An elite starting pitcher was a luxury good for the Dodgers, writes Ken Rosenthal of FOX Sports. That’s why Los Angeles passed on talents like Cole Hamels, David Price, and Johnny Cueto despite possessing the prospect depth to acquire their pick of the litter. Instead, the club flexed its financial might to acquire Mat Latos, Alex Wood, Jim Johnson, Luis Avilan, and Jose Peraza. The biggest piece dealt away by the Dodgers was 30-year-old Cuban infielder Hector Olivera. The utility man has not yet reached the majors after signing a six-year, $62.5MM deal with the Dodgers. A full $28MM of that was in the form of a signing bonus.

Here’s more from Rosenthal:

  • Cynics may find a way to criticize the Mets deadline transactions. Perhaps they didn’t add enough to the payroll or were too small minded? However, the moves for Yoenis Cespedes, Tyler Clippard, Kelly Johnson, and Juan Uribe provided essential upgrades to a roster that was showing signs of stress. GM Sandy Alderson deserves kudos for improving the club while working within tight constraints. To me, this was Rosenthal’s money quote, “Mets fans will not be satisfied –€“ and should not be satisfied –€“ until the team raises its payroll to a level more commensurate with the New York market.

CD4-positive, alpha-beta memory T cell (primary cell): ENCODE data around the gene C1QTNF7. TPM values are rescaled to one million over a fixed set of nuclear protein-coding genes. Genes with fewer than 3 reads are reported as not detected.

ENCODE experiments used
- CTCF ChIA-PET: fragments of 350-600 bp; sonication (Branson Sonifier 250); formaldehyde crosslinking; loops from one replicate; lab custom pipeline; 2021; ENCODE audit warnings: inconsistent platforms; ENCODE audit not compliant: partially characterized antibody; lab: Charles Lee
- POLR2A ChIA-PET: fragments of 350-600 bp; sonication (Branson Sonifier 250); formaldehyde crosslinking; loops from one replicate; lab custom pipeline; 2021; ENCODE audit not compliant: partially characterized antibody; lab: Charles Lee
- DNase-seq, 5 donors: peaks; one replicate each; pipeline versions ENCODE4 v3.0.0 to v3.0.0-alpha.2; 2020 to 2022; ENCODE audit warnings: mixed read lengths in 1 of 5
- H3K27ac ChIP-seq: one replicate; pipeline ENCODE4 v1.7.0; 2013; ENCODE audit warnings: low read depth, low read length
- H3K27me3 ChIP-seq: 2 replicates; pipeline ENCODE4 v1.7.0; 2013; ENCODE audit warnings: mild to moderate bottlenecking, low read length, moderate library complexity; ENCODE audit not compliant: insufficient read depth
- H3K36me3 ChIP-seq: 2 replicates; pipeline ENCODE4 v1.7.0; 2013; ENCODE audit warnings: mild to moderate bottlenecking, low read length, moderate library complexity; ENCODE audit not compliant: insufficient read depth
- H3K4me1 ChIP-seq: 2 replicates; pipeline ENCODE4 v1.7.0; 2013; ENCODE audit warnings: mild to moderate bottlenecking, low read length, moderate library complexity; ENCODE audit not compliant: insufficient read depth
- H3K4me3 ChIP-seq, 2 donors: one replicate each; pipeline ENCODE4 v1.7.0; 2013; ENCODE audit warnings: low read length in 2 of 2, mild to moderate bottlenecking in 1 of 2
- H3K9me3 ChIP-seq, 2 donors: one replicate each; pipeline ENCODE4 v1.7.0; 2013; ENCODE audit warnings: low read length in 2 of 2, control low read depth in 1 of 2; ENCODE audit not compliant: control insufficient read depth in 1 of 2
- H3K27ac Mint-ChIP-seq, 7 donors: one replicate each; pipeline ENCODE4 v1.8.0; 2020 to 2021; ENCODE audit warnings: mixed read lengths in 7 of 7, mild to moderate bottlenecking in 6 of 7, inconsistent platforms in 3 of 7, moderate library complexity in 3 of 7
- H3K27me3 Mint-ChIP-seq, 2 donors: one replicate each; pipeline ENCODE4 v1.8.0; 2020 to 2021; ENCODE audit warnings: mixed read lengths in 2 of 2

• Echoing the sentiments of many analysts, both the Phillies and Rangers did well in the Hamels trade. With the Phillies taking on Matt Harrison and chipping in cash, the Rangers will pay Hamels an average of $13MM to $14MM per season if his option vests. They also hung onto top prospects Joey Gallo and Nomar Mazara. On Philadelphia’s end, acquiring three quality prospects will do much to bolster their future.
  • The Blue Jays, unlike the Dodgers, are often described as a cash strapped organization. Instead of taking on payroll like L.A., the Blue Jays dealt 11 prospects and Jose Reyes to acquire Troy Tulowitzki, David Price, Ben Revere, Mark Lowe, and LaTroy Hawkins. They’re 6.5 games back in the AL East and 1.5 games behind the Twins for the second Wild Card slot.
  • The Astros also spent their prospect chips for major league upgrades. They made the first deadline strike by acquiring Scott Kazmir then paid a princely sum for Carlos Gomez and Mike Fiers. Interestingly, mid-market teams like the Astros, Blue Jays, Mets, and Royals used prospects in their search for October baseball. The Yankees and Dodgers opted to use money or stand pat.


Minor MLB Transactions: 8/1/15

Here are today’s minor moves from around the league.

  • The Mets have signed pitcher Tim Stauffer to a minor league contract, according to the MLB transactions page. Stauffer was released by the Twins earlier this summer and signed with the independent Sugar Land Skeeters in mid-July. He posted a 6.60 ERA in 15 innings with the Twins. Over a 590 inning major league career, he has a 3.94 ERA with 6.73 K/9 and 3.05 BB/9. In his heyday, he worked between 90 and 92 mph. He averaged just 88 mph with his fastball during his stint with Minnesota.